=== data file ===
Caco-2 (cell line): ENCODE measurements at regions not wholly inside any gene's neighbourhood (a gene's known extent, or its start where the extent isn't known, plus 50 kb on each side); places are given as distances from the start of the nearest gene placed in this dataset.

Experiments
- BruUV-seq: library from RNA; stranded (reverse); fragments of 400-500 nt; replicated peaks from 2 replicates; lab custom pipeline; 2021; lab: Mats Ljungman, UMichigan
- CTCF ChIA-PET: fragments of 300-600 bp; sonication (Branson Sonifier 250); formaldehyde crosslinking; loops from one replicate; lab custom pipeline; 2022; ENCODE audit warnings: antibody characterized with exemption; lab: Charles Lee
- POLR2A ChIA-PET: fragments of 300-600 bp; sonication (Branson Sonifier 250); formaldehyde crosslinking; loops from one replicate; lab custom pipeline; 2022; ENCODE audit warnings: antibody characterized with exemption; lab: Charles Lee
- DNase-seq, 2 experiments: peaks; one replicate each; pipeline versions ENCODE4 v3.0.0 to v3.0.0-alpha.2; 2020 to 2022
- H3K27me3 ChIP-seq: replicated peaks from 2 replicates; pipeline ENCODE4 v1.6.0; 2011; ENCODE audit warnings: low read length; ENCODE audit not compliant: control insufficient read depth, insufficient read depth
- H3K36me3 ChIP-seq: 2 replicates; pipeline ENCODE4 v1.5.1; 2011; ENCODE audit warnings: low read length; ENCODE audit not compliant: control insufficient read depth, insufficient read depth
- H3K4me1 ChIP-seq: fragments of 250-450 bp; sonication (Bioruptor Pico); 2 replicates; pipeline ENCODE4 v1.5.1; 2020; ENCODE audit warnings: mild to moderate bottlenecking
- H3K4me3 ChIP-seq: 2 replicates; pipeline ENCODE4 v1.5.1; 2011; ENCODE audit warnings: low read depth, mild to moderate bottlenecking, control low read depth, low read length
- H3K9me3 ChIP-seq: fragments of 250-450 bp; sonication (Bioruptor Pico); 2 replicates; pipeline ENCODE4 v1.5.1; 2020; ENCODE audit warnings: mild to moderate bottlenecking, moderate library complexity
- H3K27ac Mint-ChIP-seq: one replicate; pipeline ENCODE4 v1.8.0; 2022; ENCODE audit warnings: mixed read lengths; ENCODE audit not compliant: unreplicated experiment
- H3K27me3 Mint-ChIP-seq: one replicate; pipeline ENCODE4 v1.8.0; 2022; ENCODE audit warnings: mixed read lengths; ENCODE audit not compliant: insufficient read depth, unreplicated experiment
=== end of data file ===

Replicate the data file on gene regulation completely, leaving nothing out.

Caco-2 (cell line): ENCODE measurements at regions not wholly inside any gene's neighbourhood (a gene's known extent, or its start where the extent isn't known, plus 50 kb on each side); places are given as distances from the start of the nearest gene placed in this dataset.

Experiments
- BruUV-seq: library from RNA; stranded (reverse); fragments of 400-500 nt; replicated peaks from 2 replicates; lab custom pipeline; 2021; lab: Mats Ljungman, UMichigan
- CTCF ChIA-PET: fragments of 300-600 bp; sonication (Branson Sonifier 250); formaldehyde crosslinking; loops from one replicate; lab custom pipeline; 2022; ENCODE audit warnings: antibody characterized with exemption; lab: Charles Lee
- POLR2A ChIA-PET: fragments of 300-600 bp; sonication (Branson Sonifier 250); formaldehyde crosslinking; loops from one replicate; lab custom pipeline; 2022; ENCODE audit warnings: antibody characterized with exemption; lab: Charles Lee
- DNase-seq, 2 experiments: peaks; one replicate each; pipeline versions ENCODE4 v3.0.0 to v3.0.0-alpha.2; 2020 to 2022
- H3K27me3 ChIP-seq: replicated peaks from 2 replicates; pipeline ENCODE4 v1.6.0; 2011; ENCODE audit warnings: low read length; ENCODE audit not compliant: control insufficient read depth, insufficient read depth
- H3K36me3 ChIP-seq: 2 replicates; pipeline ENCODE4 v1.5.1; 2011; ENCODE audit warnings: low read length; ENCODE audit not compliant: control insufficient read depth, insufficient read depth
- H3K4me1 ChIP-seq: fragments of 250-450 bp; sonication (Bioruptor Pico); 2 replicates; pipeline ENCODE4 v1.5.1; 2020; ENCODE audit warnings: mild to moderate bottlenecking
- H3K4me3 ChIP-seq: 2 replicates; pipeline ENCODE4 v1.5.1; 2011; ENCODE audit warnings: low read depth, mild to moderate bottlenecking, control low read depth, low read length
- H3K9me3 ChIP-seq: fragments of 250-450 bp; sonication (Bioruptor Pico); 2 replicates; pipeline ENCODE4 v1.5.1; 2020; ENCODE audit warnings: mild to moderate bottlenecking, moderate library complexity
- H3K27ac Mint-ChIP-seq: one replicate; pipeline ENCODE4 v1.8.0; 2022; ENCODE audit warnings: mixed read lengths; ENCODE audit not compliant: unreplicated experiment
- H3K27me3 Mint-ChIP-seq: one replicate; pipeline ENCODE4 v1.8.0; 2022; ENCODE audit warnings: mixed read lengths; ENCODE audit not compliant: insufficient read depth, unreplicated experiment